Medicinal cannabis proposals have been released by the Government, in an attempt to create a market in New Zealand that would "deliver quality, affordable products to patients and be commercially sustainable".
The Ministry of Health proposals include vaporising the cannabis rather than smoking, and letting specialists prescribe certain products without Ministry of Health approval.
"Medicinal cannabis products are available on prescription with ministerial approval. However, there is a lack of affordable products made to a quality standard available in New Zealand," the consultation document stated.
It said due to no medicinal cannabis product being manufactured in New Zealand, some patients have accessed product illegally, leading to issues around quality, continuity and the possibility of prosecution.
"The scheme proposes to increase supply of products through licensing the cultivating of cannabis in New Zealand and the manufacture and supply of medicinal cannabis products made to quality standards.
"It must deliver quality, affordable products to patients and be commercially sustainable."
Health Minister David Clark said the "legislation Parliament passed in December paved the way for greater access to medicinal cannabis products and ultimately will allow New Zealand companies to manufacture quality medicinal cannabis products for local and international markets".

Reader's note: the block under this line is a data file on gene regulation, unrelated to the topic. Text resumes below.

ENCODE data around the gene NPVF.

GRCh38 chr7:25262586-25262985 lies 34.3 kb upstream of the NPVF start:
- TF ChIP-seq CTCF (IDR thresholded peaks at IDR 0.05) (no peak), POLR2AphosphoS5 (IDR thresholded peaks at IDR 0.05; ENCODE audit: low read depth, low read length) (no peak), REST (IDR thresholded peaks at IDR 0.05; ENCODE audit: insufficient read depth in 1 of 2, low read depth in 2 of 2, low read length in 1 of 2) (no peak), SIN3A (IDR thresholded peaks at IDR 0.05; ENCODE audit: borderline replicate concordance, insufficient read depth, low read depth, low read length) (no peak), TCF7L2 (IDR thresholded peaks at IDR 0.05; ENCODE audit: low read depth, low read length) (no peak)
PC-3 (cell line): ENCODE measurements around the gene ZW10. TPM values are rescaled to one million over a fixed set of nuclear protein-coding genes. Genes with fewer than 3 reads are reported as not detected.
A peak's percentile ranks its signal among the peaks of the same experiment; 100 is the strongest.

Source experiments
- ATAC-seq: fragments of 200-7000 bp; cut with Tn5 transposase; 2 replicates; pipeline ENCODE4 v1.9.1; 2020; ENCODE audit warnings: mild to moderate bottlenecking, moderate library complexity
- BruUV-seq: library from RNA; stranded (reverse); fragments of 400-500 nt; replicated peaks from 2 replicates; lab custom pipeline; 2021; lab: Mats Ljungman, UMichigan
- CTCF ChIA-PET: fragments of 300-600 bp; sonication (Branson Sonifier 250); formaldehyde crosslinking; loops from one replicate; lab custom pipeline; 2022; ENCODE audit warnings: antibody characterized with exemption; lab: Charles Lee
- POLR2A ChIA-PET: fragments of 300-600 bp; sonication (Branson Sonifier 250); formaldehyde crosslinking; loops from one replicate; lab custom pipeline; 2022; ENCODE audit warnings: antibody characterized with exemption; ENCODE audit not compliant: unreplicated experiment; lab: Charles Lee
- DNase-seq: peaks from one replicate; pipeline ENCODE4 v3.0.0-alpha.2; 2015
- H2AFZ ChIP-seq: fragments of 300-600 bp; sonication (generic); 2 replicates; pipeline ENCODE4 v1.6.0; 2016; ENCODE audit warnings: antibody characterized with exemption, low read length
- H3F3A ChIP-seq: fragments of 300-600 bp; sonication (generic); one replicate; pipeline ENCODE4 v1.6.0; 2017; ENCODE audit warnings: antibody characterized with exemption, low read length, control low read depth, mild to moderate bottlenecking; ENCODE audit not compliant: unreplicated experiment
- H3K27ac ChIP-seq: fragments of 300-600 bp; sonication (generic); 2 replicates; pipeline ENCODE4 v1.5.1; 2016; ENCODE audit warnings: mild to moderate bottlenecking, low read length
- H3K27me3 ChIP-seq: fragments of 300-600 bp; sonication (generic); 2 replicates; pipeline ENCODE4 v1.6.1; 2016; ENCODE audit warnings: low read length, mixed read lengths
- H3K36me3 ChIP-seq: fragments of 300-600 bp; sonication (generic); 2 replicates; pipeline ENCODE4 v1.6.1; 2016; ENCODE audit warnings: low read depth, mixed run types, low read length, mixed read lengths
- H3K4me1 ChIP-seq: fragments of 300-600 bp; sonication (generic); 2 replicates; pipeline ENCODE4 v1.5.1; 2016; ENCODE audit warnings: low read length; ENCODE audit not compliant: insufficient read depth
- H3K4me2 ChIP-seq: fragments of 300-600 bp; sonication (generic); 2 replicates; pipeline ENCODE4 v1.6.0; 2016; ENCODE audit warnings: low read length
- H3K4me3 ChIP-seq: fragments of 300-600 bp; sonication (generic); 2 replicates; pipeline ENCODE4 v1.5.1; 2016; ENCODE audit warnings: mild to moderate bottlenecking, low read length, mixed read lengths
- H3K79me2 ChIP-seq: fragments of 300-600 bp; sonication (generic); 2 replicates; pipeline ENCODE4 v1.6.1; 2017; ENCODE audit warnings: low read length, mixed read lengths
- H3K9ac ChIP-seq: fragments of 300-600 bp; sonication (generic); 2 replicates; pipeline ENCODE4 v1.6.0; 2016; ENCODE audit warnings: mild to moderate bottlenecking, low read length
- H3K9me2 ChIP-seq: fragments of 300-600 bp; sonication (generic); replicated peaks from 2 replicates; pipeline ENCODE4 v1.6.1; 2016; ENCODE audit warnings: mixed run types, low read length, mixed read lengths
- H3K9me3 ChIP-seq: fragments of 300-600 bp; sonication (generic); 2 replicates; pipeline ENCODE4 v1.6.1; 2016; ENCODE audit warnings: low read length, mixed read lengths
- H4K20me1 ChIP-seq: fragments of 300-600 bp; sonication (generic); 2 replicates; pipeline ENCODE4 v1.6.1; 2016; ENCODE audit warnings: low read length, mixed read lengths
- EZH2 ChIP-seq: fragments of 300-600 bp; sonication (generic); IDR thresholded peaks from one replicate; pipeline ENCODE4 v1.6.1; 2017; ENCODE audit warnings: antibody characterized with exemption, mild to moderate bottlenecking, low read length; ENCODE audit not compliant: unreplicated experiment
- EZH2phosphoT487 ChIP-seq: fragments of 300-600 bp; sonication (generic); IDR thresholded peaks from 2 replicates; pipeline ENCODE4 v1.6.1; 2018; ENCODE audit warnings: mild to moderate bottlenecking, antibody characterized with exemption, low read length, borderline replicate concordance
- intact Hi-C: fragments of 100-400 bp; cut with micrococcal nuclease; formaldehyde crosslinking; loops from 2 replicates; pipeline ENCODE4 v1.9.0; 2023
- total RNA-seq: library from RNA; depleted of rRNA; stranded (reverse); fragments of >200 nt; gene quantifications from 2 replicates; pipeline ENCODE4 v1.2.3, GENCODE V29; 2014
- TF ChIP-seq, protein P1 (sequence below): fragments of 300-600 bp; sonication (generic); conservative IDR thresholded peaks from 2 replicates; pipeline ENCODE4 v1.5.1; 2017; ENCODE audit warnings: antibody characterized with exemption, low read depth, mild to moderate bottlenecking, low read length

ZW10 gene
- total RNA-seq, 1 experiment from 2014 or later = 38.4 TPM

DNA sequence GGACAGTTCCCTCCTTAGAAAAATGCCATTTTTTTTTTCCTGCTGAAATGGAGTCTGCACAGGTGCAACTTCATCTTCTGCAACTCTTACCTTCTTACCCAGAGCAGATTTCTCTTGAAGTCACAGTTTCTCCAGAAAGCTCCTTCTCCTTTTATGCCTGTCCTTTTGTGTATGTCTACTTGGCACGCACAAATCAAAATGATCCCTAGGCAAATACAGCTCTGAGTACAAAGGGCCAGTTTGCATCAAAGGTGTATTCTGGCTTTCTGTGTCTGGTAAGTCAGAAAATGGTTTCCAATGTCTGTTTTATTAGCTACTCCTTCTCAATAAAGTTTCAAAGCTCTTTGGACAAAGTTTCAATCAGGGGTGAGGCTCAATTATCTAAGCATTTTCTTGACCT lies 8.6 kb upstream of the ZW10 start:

"Making medicinal cannabis more readily available has the potential to help ease the suffering of thousands of people who are living in pain, so it’s important we get these regulations right," he said.
However, National is calling the timing of the public consultation an "outrageous misuse of the policy process".
The Government "has rushed through a bill and only now has it started the discussion around it", health spokesperson Michael Woodhouse said.
"The bill essentially left the details of a medicinal cannabis scheme to officials with no further parliamentary oversight over the final form and function of the bill. New Zealanders elect us to make decisions, not to pass off the big calls to others."
The public can give feedback for four weeks. It is estimated the scheme will be in place at the beginning of 2020.
The document looked at standards for cultivation and manufacturing, licensing, distribution and prescribing, controls on products and fees and charges.